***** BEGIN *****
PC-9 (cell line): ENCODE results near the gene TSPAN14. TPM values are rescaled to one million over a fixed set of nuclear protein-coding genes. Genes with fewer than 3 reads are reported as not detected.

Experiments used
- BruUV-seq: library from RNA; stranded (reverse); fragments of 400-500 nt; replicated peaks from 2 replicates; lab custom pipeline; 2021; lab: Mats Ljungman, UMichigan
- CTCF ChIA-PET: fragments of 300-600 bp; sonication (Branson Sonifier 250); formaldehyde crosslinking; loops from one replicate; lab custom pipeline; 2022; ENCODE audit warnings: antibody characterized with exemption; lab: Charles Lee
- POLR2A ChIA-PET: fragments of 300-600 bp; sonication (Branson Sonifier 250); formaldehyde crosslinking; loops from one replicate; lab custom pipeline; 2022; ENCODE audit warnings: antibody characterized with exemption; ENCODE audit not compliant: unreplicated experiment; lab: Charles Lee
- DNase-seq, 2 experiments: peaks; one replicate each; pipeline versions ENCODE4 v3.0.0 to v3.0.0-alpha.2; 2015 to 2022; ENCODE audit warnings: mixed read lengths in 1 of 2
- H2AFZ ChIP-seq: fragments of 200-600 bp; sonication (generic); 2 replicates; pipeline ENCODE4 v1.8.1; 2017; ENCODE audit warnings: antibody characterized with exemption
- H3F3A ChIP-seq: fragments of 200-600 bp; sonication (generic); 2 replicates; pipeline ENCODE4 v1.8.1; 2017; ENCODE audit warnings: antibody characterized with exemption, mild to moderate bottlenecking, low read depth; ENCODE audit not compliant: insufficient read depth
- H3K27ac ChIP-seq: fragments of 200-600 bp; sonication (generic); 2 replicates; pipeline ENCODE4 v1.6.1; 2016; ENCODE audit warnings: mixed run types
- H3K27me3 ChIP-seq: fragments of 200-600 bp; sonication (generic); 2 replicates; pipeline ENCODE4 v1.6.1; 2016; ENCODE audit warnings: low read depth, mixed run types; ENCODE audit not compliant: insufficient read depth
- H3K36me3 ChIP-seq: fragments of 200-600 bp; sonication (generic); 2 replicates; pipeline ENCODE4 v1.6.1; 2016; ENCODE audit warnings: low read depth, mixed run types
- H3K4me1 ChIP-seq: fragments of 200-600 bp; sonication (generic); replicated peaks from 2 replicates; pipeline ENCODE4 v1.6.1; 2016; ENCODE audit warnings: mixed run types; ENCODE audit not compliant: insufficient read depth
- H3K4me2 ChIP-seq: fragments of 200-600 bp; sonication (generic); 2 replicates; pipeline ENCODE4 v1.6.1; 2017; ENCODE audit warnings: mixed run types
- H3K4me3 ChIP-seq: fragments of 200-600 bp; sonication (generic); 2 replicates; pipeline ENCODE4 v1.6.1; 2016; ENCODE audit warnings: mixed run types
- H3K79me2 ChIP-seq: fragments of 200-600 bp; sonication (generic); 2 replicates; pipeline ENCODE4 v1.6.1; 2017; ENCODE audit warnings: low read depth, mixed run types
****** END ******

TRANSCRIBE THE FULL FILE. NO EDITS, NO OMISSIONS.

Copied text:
PC-9 (cell line): ENCODE results near the gene TSPAN14. TPM values are rescaled to one million over a fixed set of nuclear protein-coding genes. Genes with fewer than 3 reads are reported as not detected.

Experiments used
- BruUV-seq: library from RNA; stranded (reverse); fragments of 400-500 nt; replicated peaks from 2 replicates; lab custom pipeline; 2021; lab: Mats Ljungman, UMichigan
- CTCF ChIA-PET: fragments of 300-600 bp; sonication (Branson Sonifier 250); formaldehyde crosslinking; loops from one replicate; lab custom pipeline; 2022; ENCODE audit warnings: antibody characterized with exemption; lab: Charles Lee
- POLR2A ChIA-PET: fragments of 300-600 bp; sonication (Branson Sonifier 250); formaldehyde crosslinking; loops from one replicate; lab custom pipeline; 2022; ENCODE audit warnings: antibody characterized with exemption; ENCODE audit not compliant: unreplicated experiment; lab: Charles Lee
- DNase-seq, 2 experiments: peaks; one replicate each; pipeline versions ENCODE4 v3.0.0 to v3.0.0-alpha.2; 2015 to 2022; ENCODE audit warnings: mixed read lengths in 1 of 2
- H2AFZ ChIP-seq: fragments of 200-600 bp; sonication (generic); 2 replicates; pipeline ENCODE4 v1.8.1; 2017; ENCODE audit warnings: antibody characterized with exemption
- H3F3A ChIP-seq: fragments of 200-600 bp; sonication (generic); 2 replicates; pipeline ENCODE4 v1.8.1; 2017; ENCODE audit warnings: antibody characterized with exemption, mild to moderate bottlenecking, low read depth; ENCODE audit not compliant: insufficient read depth
- H3K27ac ChIP-seq: fragments of 200-600 bp; sonication (generic); 2 replicates; pipeline ENCODE4 v1.6.1; 2016; ENCODE audit warnings: mixed run types
- H3K27me3 ChIP-seq: fragments of 200-600 bp; sonication (generic); 2 replicates; pipeline ENCODE4 v1.6.1; 2016; ENCODE audit warnings: low read depth, mixed run types; ENCODE audit not compliant: insufficient read depth
- H3K36me3 ChIP-seq: fragments of 200-600 bp; sonication (generic); 2 replicates; pipeline ENCODE4 v1.6.1; 2016; ENCODE audit warnings: low read depth, mixed run types
- H3K4me1 ChIP-seq: fragments of 200-600 bp; sonication (generic); replicated peaks from 2 replicates; pipeline ENCODE4 v1.6.1; 2016; ENCODE audit warnings: mixed run types; ENCODE audit not compliant: insufficient read depth
- H3K4me2 ChIP-seq: fragments of 200-600 bp; sonication (generic); 2 replicates; pipeline ENCODE4 v1.6.1; 2017; ENCODE audit warnings: mixed run types
- H3K4me3 ChIP-seq: fragments of 200-600 bp; sonication (generic); 2 replicates; pipeline ENCODE4 v1.6.1; 2016; ENCODE audit warnings: mixed run types
- H3K79me2 ChIP-seq: fragments of 200-600 bp; sonication (generic); 2 replicates; pipeline ENCODE4 v1.6.1; 2017; ENCODE audit warnings: low read depth, mixed run types